The Government of Rwanda implemented numerous ICT initiatives including: ICT training for teachers; The Schoolnet that aims to improve connectivity; ICT tools in basic education schools; The RwEdNet that connects Rwanda‘s institutions of higher education and links them to global education and research networks; and the Rwanda Education Commons – a one-stop-shop for education information.

mBanking becoming the ideal channel for money transfer

In the financial sector, especially in mBanking, the introduction of Mobile Money is enabling money transactions while on the move. About 750,000 Rwandans are subscribers to Mobile Money services. Most rural subscribers are benefiting from this service by sending or receiving money without having a bank account but rather a SIM card which serves as a financial account. The service also helps some companies in paying employees residing in remote areas. By the end of 2011, the National Bank of Rwanda (BNR) reported approximately 700,000 transactions registered.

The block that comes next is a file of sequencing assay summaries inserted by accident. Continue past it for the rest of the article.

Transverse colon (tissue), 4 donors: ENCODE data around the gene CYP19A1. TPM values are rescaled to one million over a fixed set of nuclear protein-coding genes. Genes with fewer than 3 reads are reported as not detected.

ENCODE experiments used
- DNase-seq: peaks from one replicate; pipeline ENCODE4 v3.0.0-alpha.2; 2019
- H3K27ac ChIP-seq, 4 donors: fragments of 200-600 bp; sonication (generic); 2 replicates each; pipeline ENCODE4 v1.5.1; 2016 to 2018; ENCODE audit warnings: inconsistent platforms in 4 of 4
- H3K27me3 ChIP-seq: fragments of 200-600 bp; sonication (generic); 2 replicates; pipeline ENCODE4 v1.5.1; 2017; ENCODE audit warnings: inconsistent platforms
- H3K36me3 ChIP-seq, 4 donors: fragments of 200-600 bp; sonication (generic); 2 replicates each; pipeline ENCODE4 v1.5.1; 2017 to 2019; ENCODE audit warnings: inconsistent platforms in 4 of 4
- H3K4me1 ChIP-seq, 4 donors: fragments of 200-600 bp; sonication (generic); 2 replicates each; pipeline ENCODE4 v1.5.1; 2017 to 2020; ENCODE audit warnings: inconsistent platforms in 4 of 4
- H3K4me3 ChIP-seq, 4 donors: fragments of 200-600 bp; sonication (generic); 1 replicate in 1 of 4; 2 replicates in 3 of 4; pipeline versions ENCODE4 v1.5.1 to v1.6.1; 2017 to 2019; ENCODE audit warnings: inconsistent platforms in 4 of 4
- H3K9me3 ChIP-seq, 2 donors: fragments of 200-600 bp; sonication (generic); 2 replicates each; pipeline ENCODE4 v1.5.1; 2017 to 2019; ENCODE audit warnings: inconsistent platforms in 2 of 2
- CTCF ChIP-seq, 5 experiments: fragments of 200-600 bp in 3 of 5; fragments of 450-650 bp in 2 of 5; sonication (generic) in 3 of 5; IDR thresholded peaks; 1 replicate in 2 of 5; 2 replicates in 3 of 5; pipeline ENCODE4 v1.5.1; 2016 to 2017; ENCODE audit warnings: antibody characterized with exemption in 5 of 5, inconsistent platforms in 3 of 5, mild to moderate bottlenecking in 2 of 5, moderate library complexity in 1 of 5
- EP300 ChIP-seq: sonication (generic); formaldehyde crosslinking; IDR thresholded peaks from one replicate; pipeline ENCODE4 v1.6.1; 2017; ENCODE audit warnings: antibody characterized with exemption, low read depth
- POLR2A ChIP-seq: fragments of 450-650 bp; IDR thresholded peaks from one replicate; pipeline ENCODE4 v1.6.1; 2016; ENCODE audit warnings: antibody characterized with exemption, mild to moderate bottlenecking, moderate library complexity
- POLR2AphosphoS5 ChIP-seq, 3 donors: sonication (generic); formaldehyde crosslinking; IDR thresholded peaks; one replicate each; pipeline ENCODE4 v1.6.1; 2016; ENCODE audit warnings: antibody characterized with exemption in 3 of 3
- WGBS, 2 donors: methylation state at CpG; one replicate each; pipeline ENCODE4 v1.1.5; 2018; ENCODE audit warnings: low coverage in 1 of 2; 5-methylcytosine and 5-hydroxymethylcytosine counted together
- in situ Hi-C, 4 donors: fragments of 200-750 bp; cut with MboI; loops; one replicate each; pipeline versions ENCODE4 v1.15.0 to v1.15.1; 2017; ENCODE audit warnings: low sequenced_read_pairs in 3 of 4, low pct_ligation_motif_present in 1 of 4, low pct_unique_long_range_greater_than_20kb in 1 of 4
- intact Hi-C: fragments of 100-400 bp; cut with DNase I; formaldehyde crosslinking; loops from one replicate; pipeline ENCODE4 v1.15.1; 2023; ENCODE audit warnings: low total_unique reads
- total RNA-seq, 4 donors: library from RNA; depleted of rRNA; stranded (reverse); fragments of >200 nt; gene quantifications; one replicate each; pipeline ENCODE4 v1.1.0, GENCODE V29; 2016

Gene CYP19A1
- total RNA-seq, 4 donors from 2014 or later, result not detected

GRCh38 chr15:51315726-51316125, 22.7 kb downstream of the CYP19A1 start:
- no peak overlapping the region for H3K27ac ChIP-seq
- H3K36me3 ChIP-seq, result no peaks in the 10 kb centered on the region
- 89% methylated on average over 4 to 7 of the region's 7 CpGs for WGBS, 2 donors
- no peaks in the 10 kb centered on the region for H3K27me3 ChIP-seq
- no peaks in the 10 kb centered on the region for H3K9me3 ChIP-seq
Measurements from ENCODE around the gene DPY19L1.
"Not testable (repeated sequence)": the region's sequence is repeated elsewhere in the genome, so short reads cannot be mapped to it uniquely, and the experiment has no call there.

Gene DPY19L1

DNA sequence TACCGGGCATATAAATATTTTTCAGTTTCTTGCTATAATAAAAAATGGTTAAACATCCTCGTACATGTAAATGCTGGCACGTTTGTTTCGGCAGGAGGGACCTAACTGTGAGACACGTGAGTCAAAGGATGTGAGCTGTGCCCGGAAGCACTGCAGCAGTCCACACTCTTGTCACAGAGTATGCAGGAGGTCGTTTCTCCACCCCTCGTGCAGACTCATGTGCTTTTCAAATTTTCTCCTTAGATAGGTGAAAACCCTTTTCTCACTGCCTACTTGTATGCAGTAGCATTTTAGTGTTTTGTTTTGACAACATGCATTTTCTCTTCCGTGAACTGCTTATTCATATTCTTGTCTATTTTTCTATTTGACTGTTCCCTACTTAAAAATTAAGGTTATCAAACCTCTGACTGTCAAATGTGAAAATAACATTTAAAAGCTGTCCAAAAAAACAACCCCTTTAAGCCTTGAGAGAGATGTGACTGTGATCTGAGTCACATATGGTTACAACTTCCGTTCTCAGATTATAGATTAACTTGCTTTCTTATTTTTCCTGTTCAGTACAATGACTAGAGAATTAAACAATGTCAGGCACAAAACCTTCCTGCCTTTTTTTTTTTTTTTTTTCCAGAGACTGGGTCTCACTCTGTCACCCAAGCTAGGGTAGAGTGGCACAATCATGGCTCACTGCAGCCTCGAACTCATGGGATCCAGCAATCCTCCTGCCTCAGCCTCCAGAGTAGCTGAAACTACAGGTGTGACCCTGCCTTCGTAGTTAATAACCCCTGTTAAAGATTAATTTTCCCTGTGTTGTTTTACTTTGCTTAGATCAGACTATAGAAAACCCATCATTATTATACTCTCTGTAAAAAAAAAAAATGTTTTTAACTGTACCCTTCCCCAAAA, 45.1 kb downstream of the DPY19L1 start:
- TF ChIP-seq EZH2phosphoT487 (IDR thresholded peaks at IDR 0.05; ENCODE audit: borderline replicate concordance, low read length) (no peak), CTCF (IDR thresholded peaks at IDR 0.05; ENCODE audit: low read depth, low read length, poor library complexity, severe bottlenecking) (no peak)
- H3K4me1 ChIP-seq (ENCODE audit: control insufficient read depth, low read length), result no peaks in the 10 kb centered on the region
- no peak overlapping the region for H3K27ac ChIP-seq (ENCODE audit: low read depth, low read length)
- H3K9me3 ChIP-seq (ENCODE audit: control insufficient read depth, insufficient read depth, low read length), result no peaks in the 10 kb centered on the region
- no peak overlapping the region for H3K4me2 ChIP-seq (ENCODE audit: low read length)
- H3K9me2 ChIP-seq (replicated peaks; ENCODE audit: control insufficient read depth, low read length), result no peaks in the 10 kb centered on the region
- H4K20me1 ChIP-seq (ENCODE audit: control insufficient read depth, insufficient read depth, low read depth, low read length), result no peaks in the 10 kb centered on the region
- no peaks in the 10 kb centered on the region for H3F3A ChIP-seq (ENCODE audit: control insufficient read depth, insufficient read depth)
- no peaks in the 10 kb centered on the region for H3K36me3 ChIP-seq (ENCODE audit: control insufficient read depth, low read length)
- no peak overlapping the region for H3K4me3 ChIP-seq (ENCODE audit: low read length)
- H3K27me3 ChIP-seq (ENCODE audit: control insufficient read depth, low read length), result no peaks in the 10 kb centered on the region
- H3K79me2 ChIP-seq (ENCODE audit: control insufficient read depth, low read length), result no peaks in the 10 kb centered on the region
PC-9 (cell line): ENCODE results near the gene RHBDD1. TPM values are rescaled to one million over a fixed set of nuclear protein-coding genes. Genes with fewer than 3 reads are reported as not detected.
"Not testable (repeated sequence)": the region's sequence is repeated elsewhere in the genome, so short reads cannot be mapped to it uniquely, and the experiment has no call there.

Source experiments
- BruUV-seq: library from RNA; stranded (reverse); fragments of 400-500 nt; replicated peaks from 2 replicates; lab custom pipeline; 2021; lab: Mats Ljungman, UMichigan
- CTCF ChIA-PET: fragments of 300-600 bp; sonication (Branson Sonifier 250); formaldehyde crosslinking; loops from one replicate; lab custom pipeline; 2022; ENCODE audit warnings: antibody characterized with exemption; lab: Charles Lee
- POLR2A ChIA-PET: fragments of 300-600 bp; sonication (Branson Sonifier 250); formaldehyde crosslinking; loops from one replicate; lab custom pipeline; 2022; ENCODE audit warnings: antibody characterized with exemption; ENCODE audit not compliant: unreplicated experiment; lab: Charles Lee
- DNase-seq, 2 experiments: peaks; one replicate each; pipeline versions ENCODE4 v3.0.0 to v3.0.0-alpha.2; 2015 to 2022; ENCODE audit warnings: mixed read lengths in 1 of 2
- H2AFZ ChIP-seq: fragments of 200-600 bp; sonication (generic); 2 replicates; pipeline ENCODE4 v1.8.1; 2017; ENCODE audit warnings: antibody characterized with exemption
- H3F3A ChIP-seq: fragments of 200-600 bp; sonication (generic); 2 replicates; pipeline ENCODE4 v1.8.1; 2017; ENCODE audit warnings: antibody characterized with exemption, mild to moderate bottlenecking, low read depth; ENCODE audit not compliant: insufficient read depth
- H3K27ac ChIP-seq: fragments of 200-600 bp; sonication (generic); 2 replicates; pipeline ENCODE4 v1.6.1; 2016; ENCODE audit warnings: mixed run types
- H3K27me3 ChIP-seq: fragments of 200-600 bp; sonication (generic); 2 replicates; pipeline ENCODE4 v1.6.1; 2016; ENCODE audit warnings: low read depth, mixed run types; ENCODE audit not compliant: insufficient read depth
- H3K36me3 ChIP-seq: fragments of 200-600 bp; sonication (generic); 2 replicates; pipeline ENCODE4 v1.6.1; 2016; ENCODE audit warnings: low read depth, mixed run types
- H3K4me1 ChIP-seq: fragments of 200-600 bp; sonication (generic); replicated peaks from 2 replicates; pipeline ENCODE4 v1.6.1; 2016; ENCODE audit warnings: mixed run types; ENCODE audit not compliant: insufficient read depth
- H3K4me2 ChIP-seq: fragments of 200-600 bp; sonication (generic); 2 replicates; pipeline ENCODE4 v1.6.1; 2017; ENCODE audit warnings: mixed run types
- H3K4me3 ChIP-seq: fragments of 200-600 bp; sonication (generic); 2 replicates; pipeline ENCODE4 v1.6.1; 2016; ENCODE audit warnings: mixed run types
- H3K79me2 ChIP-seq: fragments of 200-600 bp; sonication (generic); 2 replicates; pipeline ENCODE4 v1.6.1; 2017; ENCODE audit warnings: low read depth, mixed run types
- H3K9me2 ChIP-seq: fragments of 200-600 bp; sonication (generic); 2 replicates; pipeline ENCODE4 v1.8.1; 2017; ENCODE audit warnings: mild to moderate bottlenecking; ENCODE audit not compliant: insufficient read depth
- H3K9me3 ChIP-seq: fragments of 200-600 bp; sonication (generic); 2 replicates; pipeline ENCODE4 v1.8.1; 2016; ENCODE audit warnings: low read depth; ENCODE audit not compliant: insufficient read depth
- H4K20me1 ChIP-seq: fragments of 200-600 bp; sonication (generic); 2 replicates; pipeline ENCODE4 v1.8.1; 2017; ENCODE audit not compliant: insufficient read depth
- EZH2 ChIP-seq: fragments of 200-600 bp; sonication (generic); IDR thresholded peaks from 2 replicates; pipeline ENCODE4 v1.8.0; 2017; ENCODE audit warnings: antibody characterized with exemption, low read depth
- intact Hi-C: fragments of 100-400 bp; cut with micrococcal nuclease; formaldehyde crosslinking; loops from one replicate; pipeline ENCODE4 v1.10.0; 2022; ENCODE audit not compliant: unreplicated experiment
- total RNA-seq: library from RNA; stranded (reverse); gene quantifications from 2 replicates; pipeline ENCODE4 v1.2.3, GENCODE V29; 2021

ICT in health services delivery

A number of ICT initiatives have been implemented in the Health sector. The OpenMRSsystem facilitates nationwide tracking of patients’ data. The TRACnetsystem that started in 2005 allows central collection and storage of health information. Mobile e-Health (mBuzima) system for community health workers is used to collect data for OpenMRS and TRACnet systems. Telemedicine connects different hospitals to facilitate medical information sharing between urban and rural hospitals, and allowing citizens to receive specialised treatment services remotely.

Information sharing in the agriculture sector

Rwandan population, through the e-Soko project, accesses latest market information for particular commodities. This is a web and a mobile-based market information exchange, where farmers and other businesses can push and pull market information in a quick and affordable way by sending a simple text message. The platform empowers farmers with market knowledge, which gives them bargaining power to make better decisions and improve on their income.
Challenges and solutions go hand in hand

For broadband services to expand and reach out to the majority of citizens, a number of issues need priority focus. The major ones are related to financing big ICT projects, human capacity, regulation, content development, consumer protection and cyber security.